• FIG. 10 is a block diagram of a system 1000 that generates a storyboard. The system 1000 includes a client 1010, a network 1020, and a host 1030. Although the communications system 1000 is shown as a network-based system, the system may access media files residing in a standalone device or in a different configuration. For example, the system 1000 may include an iMac™ running MacOS X 10.4 that operates a scene design tool.
  • Each of the client 1010 and the host 1030 may be implemented by, for example, a general-purpose computer capable of responding to and executing instructions in a defined manner, a personal computer, a special-purpose computer, a workstation, a server, a device, a component, other equipment or some combination thereof capable of responding to and executing instructions. The client 1010 may be configured to receive instructions from, for example, a software application, a program, a piece of code, a device, a computer, a computer system, or a combination thereof, which independently or collectively direct operations, as described herein. The instructions may be embodied permanently or temporarily in any type of machine, component, equipment, or storage medium, that is capable of being delivered to the client 1010 or the host 1030.
  • The client 1010 may include one or more devices capable of accessing content on the host 1030. The host client 1010 may include a general-purpose computer (e.g., a personal computer (PC)) capable of responding to and executing instructions in a defined manner, a workstation, a notebook computer, a PDA (“Personal Digital Assistant”), a wireless phone, a component, other equipment, or some combination of these items that is capable of responding to and executing instructions.
  • In one implementation, the client 1010 includes one or more information retrieval software applications (e.g., a browser, a mail application, an instant messaging client, an Internet service provider client, a media player, or another integrated client (e.g., AppleTV™)) capable of exchanging communications. The information retrieval applications may run on a general-purpose operating system and a hardware platform that includes a general-purpose processor and specialized hardware for graphics, communications and/or other capabilities. In another implementation, the client 1010 may include a wireless telephone running a micro-browser application on a reduced operating system with general purpose and specialized hardware capable of operating in mobile environments.
  • The client 1010 may include one or more media applications. For example, the client 1010 may include a software application that enables the client 1010 to receive and display audio or video content. The media applications may include controls that enable a user to configure the user's media. For example, the client 1010 may include a non-linear editor with a video assembly application.
  • The network 1020 may include hardware and/or software capable of enabling direct or indirect communications between the client 1010 and the host 1030. As such, the network 1020 may include a direct link between the client and the host, or it may include one or more networks or subnetworks between them (not shown). Each network or subnetwork may include, for example, a wired or wireless data pathway capable of carrying and receiving data. Examples of the delivery network include the Internet, the World Wide Web, a WAN (“Wide Area Network”), a LAN (“Local Area Network”), analog or digital wired and wireless telephone networks, radio, television, cable, satellite, and/or any other delivery mechanism for carrying data.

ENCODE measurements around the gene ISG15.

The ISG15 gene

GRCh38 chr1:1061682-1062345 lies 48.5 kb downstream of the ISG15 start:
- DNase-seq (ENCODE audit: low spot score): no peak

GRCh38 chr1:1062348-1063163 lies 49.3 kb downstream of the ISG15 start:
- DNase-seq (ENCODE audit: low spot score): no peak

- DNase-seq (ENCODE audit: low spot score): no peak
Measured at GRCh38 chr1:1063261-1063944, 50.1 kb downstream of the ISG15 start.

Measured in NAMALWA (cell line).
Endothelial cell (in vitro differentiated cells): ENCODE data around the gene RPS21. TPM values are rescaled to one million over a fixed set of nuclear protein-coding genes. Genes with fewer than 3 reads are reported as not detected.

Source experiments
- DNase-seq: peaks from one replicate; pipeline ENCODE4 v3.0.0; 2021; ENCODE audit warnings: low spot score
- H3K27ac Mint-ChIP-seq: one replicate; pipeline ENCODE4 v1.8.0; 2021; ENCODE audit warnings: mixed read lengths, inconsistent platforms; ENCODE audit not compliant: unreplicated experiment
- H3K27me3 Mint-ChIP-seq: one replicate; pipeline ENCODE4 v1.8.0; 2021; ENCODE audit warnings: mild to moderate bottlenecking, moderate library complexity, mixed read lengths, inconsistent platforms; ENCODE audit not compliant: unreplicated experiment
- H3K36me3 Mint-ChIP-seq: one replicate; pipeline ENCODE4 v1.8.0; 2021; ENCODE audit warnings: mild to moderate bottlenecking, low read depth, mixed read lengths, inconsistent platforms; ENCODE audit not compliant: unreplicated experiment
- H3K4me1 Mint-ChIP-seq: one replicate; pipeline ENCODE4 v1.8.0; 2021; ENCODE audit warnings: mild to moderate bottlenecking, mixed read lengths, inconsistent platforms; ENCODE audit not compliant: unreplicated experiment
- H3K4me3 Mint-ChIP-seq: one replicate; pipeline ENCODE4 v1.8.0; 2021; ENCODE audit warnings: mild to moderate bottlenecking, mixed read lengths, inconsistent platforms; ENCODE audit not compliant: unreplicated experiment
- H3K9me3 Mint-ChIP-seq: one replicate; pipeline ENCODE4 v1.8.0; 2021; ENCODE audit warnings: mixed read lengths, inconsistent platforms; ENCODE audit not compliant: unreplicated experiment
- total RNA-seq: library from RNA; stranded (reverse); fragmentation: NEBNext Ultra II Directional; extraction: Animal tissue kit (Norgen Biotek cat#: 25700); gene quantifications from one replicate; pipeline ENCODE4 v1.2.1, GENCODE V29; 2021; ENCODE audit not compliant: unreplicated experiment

• Generally, the host 1030 includes one or more devices configured to store digital content. For instance, a host 1030 typically includes a collection or library of content for distribution. Alternatively, or in addition, the host 1030 may convert a media source (e.g., a video or audio feed) into a first feed of data units for transmission across the network 1020. The host 1030 also may include an input/output (I/O) device (e.g., video and audio input and conversion capability), and peripheral equipment such as a communications card or device (e.g., a modem or a network adapter) for exchanging data with the network 1020.
  • The host 1030 may include a general-purpose computer having a central processor unit (CPU), and memory/storage devices that store data and various programs such as an operating system and one or more application programs. Other examples of a content source 110 include a workstation, a server, a special purpose device or component, a broadcast system, other equipment, or some combination thereof capable of responding to and executing instructions in a defined manner.
  • The host 1030 may include scene design tools and video editing software configured to edit and assemble video content. In one implementation, the host 1030 is used as a source for templates for scene design tools that are not available on a client 1010. For example, third party software developers may develop very detailed and accurate templates for very particular environments. Thus, a producer may purchase specialized templates offered by a software provider that are not available on the producer's scene design tool on the client 1010. In another implementation, the host 1030 is used as a source of content that is not available on the user's client 1010. For example, a client 101 may access host 1030 browse a repository of screenplays. The host may be configured to permit a user to purchase a screenplay and perform a preliminary scan that parses the scene design tool in order to generate a preliminary placement of systems and actors within the scene design tool.